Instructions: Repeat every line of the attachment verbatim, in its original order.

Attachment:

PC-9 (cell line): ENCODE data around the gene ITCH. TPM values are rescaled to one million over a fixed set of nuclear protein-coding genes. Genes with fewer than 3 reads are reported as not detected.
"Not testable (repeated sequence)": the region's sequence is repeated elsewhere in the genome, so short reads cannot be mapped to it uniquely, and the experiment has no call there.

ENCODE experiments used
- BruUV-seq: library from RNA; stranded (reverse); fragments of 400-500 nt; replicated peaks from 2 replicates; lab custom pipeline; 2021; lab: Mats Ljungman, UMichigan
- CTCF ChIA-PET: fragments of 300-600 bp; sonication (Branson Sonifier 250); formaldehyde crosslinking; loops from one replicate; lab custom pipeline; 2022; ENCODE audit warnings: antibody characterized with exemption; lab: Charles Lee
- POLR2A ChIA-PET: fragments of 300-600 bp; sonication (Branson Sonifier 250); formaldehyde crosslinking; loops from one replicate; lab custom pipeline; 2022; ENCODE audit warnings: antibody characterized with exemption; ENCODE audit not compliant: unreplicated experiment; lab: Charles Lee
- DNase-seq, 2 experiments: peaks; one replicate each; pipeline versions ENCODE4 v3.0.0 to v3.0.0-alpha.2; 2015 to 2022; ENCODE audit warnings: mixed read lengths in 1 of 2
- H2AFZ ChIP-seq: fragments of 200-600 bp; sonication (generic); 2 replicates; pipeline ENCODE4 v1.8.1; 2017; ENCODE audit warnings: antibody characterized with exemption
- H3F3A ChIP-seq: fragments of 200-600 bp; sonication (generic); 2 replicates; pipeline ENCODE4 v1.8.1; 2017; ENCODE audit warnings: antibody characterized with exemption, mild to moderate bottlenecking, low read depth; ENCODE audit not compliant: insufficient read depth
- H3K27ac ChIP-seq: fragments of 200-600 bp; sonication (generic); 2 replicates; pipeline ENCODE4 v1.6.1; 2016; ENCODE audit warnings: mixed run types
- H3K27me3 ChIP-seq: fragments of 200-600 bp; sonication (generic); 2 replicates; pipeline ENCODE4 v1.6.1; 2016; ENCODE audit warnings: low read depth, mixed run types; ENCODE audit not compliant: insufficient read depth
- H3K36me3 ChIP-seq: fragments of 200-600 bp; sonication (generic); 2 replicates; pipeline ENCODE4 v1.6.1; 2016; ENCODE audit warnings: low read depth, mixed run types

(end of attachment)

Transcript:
PC-9 (cell line): ENCODE data around the gene ITCH. TPM values are rescaled to one million over a fixed set of nuclear protein-coding genes. Genes with fewer than 3 reads are reported as not detected.
"Not testable (repeated sequence)": the region's sequence is repeated elsewhere in the genome, so short reads cannot be mapped to it uniquely, and the experiment has no call there.

ENCODE experiments used
- BruUV-seq: library from RNA; stranded (reverse); fragments of 400-500 nt; replicated peaks from 2 replicates; lab custom pipeline; 2021; lab: Mats Ljungman, UMichigan
- CTCF ChIA-PET: fragments of 300-600 bp; sonication (Branson Sonifier 250); formaldehyde crosslinking; loops from one replicate; lab custom pipeline; 2022; ENCODE audit warnings: antibody characterized with exemption; lab: Charles Lee
- POLR2A ChIA-PET: fragments of 300-600 bp; sonication (Branson Sonifier 250); formaldehyde crosslinking; loops from one replicate; lab custom pipeline; 2022; ENCODE audit warnings: antibody characterized with exemption; ENCODE audit not compliant: unreplicated experiment; lab: Charles Lee
- DNase-seq, 2 experiments: peaks; one replicate each; pipeline versions ENCODE4 v3.0.0 to v3.0.0-alpha.2; 2015 to 2022; ENCODE audit warnings: mixed read lengths in 1 of 2
- H2AFZ ChIP-seq: fragments of 200-600 bp; sonication (generic); 2 replicates; pipeline ENCODE4 v1.8.1; 2017; ENCODE audit warnings: antibody characterized with exemption
- H3F3A ChIP-seq: fragments of 200-600 bp; sonication (generic); 2 replicates; pipeline ENCODE4 v1.8.1; 2017; ENCODE audit warnings: antibody characterized with exemption, mild to moderate bottlenecking, low read depth; ENCODE audit not compliant: insufficient read depth
- H3K27ac ChIP-seq: fragments of 200-600 bp; sonication (generic); 2 replicates; pipeline ENCODE4 v1.6.1; 2016; ENCODE audit warnings: mixed run types
- H3K27me3 ChIP-seq: fragments of 200-600 bp; sonication (generic); 2 replicates; pipeline ENCODE4 v1.6.1; 2016; ENCODE audit warnings: low read depth, mixed run types; ENCODE audit not compliant: insufficient read depth
- H3K36me3 ChIP-seq: fragments of 200-600 bp; sonication (generic); 2 replicates; pipeline ENCODE4 v1.6.1; 2016; ENCODE audit warnings: low read depth, mixed run types